- Remember to wash your hands thoroughly before starting to wash your baby – you don’t want to transfer some of the germs from your hands to your little one. It’s also a good idea to take off any jewelry or accessories that you have on your hands and fingers, just in case they don’t cause any allergies or irritation.
- Fill the basin with about 2 inches (5 cm) of water for babies up to six months old.
- The water temperature should be between 98 and 100 F (37-38 C); you can use a thermometer for a more precise measurement, but if you don’t have one you can easily use your hand or elbow – the water should be comfortably warm, but never hot.
Bathing Your Baby
- Undress your baby before placing them in the basin or sink.
- Pick them up and cradle their head with one arm, gently supporting their neck and head with your other arm. Then lower them in the bath with their feet first, holding them steadily the whole time.
- Support their head while letting part of their back and the back of their head get slightly submerged. Gently start pouring or splashing a small amount of water on their head and other body parts.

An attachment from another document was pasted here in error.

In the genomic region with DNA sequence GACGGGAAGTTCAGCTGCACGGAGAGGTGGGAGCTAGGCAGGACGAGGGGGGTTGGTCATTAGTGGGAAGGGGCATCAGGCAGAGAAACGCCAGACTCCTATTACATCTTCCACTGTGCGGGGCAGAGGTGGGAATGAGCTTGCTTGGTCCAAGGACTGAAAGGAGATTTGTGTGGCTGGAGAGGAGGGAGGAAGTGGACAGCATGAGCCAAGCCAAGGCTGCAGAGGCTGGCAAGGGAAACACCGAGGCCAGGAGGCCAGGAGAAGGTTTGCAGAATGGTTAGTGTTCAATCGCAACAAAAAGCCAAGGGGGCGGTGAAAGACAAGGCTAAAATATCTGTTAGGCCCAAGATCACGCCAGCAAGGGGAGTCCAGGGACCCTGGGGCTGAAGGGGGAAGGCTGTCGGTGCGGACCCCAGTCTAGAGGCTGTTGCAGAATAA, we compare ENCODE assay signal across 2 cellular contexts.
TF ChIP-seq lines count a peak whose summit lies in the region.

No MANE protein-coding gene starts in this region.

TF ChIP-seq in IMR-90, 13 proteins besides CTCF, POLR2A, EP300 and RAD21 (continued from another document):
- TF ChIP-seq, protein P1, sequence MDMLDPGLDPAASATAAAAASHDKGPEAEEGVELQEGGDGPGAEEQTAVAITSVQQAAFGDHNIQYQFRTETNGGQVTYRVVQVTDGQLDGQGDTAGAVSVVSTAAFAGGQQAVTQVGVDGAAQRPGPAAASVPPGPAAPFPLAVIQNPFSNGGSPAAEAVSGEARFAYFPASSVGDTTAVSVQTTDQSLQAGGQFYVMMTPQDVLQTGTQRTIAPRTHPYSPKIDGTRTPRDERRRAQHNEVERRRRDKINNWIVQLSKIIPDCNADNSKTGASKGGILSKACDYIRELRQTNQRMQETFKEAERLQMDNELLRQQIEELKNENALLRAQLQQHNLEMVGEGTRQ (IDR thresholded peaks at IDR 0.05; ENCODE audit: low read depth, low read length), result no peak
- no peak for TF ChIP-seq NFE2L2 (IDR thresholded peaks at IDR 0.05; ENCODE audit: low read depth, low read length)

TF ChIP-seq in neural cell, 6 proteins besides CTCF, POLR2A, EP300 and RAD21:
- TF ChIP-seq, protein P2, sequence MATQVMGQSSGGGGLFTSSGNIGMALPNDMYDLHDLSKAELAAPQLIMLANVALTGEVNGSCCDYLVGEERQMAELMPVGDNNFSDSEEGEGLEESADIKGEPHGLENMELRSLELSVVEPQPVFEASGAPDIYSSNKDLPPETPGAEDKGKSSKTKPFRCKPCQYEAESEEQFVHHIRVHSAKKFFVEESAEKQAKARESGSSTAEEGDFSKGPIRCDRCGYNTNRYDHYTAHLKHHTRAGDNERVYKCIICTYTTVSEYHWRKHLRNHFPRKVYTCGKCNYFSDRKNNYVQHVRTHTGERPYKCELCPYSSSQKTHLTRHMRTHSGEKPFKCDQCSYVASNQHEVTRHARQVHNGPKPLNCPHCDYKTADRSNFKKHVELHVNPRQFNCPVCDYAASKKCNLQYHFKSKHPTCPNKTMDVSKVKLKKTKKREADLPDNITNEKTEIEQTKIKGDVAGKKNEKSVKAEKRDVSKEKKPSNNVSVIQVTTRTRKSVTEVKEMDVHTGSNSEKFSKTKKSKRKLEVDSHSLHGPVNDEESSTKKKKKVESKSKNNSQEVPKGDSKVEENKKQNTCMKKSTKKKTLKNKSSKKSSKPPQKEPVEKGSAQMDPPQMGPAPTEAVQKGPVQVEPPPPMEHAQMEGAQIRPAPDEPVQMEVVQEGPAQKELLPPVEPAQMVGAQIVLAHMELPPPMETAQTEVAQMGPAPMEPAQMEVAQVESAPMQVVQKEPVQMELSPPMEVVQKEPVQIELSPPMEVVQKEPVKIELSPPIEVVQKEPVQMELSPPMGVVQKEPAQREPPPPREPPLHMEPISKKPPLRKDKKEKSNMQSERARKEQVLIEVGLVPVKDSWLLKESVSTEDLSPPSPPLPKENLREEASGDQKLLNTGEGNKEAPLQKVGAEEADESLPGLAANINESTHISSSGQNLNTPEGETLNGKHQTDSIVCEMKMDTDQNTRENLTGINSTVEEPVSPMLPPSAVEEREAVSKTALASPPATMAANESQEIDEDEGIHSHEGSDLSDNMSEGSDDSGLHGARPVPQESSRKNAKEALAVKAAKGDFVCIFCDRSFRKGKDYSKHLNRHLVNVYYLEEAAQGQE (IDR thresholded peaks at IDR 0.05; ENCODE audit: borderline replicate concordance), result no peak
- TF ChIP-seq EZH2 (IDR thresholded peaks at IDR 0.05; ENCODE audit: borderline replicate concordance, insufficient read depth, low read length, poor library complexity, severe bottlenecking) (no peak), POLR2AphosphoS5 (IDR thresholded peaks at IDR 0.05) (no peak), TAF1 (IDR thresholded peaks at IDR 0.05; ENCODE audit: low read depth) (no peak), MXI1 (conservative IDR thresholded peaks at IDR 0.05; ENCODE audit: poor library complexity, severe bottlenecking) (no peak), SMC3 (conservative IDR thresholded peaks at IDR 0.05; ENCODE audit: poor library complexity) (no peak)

- For newborns, wash the face separately with a washcloth or cotton wool soaked in warm water.
- For the eyes, wipe from the inside corners (the ones that are nearer to the nose) and then gently slide towards the outer ones. Always use a clean cotton ball for each eye.
- For the ears also use a cotton ball and wipe behind the ears and on the outer shell of the ears. Be careful not to stick anything inside of the baby’s ears - this may cause an infection or hearing damage.